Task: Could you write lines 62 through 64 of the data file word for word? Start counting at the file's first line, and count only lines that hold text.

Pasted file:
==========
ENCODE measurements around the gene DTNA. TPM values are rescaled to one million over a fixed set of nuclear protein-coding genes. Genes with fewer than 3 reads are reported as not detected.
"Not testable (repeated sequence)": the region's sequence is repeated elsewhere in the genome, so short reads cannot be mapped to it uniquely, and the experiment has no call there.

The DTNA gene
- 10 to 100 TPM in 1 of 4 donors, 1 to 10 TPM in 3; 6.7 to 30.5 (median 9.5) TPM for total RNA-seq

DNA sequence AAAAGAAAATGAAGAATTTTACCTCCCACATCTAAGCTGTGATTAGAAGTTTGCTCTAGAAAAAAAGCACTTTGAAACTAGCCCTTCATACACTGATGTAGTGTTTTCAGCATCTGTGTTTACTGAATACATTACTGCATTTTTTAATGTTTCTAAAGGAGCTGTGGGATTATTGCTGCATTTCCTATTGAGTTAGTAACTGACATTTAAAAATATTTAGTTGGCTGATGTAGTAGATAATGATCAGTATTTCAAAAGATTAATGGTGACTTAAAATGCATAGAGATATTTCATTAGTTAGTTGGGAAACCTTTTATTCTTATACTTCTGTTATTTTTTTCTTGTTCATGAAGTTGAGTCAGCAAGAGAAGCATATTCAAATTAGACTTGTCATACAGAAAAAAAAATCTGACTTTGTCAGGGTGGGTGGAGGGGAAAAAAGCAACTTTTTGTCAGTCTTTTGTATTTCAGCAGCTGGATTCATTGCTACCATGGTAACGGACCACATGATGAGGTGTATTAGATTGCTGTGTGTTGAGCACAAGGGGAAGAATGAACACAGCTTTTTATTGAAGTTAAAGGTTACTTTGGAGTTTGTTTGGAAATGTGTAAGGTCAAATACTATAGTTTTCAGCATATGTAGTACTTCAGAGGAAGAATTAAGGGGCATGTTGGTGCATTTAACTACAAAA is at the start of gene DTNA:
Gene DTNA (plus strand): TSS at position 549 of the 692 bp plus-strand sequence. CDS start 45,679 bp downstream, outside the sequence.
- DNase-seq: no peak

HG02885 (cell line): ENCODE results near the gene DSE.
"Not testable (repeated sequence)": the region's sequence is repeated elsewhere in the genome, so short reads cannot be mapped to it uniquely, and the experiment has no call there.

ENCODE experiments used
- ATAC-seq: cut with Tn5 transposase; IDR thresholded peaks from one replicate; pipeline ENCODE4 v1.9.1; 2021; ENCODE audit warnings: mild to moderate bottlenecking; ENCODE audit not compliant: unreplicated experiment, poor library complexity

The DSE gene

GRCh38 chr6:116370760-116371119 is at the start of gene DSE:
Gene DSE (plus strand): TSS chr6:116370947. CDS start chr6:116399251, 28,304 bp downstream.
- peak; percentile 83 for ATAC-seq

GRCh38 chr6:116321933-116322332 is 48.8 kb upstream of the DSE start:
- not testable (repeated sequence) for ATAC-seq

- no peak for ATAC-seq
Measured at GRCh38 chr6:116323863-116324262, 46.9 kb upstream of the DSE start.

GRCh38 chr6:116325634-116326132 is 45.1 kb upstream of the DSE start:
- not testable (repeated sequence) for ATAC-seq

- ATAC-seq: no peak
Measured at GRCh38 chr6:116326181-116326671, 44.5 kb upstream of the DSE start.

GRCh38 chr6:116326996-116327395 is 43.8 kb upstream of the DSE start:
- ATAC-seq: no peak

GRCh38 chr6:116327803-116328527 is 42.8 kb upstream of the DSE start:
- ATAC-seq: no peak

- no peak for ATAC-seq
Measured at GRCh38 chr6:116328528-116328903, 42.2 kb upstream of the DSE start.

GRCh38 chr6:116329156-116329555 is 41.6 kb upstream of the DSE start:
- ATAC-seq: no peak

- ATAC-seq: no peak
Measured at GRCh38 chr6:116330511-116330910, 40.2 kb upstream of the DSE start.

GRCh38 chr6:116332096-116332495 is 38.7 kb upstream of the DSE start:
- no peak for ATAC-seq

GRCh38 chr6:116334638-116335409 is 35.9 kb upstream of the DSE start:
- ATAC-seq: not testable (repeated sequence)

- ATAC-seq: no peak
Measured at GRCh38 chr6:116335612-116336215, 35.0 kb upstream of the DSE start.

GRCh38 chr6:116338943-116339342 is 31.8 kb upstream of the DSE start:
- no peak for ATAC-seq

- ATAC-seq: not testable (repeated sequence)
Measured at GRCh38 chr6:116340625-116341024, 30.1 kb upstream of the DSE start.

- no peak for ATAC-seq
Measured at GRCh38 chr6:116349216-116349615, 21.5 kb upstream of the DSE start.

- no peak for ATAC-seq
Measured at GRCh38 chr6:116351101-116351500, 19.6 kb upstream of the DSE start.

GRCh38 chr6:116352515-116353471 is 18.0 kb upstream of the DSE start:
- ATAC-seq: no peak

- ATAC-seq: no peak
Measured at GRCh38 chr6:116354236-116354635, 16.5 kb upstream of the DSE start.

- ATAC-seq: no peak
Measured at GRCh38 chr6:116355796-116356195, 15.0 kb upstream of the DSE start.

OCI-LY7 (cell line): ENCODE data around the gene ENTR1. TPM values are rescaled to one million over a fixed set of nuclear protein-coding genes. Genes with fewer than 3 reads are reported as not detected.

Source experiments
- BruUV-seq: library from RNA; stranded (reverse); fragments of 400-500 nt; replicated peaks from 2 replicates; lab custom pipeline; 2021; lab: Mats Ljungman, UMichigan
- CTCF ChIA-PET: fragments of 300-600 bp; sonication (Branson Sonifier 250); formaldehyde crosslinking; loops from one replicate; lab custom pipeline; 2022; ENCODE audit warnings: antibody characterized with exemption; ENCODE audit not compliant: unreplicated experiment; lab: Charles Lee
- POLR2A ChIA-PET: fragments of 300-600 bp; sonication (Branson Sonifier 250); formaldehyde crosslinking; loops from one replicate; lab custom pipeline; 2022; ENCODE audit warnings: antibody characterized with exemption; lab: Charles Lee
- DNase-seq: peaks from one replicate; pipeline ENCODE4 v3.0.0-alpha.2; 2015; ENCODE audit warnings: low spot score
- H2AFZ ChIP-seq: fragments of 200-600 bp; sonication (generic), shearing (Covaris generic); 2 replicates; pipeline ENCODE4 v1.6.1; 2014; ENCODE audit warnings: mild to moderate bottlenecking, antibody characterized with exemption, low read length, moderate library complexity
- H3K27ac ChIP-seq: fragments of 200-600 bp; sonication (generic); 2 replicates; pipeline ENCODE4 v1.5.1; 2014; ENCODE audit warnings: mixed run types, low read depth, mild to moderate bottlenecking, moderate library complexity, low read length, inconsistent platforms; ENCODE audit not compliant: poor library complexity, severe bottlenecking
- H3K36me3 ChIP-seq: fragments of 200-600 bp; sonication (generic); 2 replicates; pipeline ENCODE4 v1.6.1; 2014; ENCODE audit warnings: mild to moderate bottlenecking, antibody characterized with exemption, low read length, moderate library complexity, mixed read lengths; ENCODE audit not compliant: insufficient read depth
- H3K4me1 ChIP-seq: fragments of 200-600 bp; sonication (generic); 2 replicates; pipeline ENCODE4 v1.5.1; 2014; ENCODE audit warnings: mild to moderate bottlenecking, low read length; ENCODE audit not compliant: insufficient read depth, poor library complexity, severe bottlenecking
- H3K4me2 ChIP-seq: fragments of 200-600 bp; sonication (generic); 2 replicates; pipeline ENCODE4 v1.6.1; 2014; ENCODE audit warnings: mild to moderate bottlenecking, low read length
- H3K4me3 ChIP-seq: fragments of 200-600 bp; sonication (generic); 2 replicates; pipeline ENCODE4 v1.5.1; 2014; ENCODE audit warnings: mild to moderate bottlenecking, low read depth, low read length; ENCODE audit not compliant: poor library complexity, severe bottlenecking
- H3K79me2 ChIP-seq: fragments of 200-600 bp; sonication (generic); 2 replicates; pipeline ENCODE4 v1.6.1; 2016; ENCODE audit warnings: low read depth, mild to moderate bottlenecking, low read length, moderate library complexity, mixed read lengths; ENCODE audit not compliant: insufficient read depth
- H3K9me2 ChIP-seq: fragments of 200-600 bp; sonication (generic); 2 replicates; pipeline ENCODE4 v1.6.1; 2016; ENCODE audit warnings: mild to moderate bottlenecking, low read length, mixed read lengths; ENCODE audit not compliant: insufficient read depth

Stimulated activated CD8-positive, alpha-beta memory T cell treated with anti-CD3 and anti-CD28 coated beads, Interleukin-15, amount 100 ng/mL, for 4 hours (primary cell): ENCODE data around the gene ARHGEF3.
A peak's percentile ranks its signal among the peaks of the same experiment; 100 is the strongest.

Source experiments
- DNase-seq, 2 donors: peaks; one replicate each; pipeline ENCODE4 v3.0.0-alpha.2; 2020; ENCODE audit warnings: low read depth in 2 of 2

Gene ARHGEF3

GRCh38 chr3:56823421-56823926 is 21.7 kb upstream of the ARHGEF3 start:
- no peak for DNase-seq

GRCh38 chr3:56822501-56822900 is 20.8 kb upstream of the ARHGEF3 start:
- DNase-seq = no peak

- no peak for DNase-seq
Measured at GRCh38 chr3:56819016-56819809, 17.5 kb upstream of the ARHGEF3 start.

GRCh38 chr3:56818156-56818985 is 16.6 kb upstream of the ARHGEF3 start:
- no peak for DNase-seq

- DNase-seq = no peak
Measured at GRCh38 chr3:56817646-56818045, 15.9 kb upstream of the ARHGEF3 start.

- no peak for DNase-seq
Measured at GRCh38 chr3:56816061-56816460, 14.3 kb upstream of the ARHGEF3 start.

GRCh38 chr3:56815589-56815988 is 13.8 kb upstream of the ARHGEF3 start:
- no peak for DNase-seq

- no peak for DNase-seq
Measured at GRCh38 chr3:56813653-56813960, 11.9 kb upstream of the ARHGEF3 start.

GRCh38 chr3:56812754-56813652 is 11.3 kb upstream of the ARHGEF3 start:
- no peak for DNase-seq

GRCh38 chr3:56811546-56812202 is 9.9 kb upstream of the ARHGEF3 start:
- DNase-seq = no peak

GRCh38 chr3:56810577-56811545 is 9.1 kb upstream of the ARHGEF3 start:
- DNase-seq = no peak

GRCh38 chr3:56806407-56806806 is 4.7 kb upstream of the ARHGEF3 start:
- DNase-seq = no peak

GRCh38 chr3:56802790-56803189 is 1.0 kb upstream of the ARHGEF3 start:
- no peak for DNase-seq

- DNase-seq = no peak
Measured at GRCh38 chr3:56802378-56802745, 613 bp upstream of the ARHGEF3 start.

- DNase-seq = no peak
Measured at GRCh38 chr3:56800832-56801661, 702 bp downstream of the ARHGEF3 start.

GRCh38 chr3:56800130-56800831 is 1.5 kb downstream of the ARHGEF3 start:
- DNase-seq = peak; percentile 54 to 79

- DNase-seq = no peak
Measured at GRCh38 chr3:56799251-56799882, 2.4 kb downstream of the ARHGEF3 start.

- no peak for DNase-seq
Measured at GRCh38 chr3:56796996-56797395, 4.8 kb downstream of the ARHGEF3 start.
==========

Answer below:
- H3K36me3 ChIP-seq: fragments of 200-600 bp; sonication (generic); 2 replicates; pipeline ENCODE4 v1.6.1; 2014; ENCODE audit warnings: mild to moderate bottlenecking, antibody characterized with exemption, low read length, moderate library complexity, mixed read lengths; ENCODE audit not compliant: insufficient read depth
- H3K4me1 ChIP-seq: fragments of 200-600 bp; sonication (generic); 2 replicates; pipeline ENCODE4 v1.5.1; 2014; ENCODE audit warnings: mild to moderate bottlenecking, low read length; ENCODE audit not compliant: insufficient read depth, poor library complexity, severe bottlenecking
- H3K4me2 ChIP-seq: fragments of 200-600 bp; sonication (generic); 2 replicates; pipeline ENCODE4 v1.6.1; 2014; ENCODE audit warnings: mild to moderate bottlenecking, low read length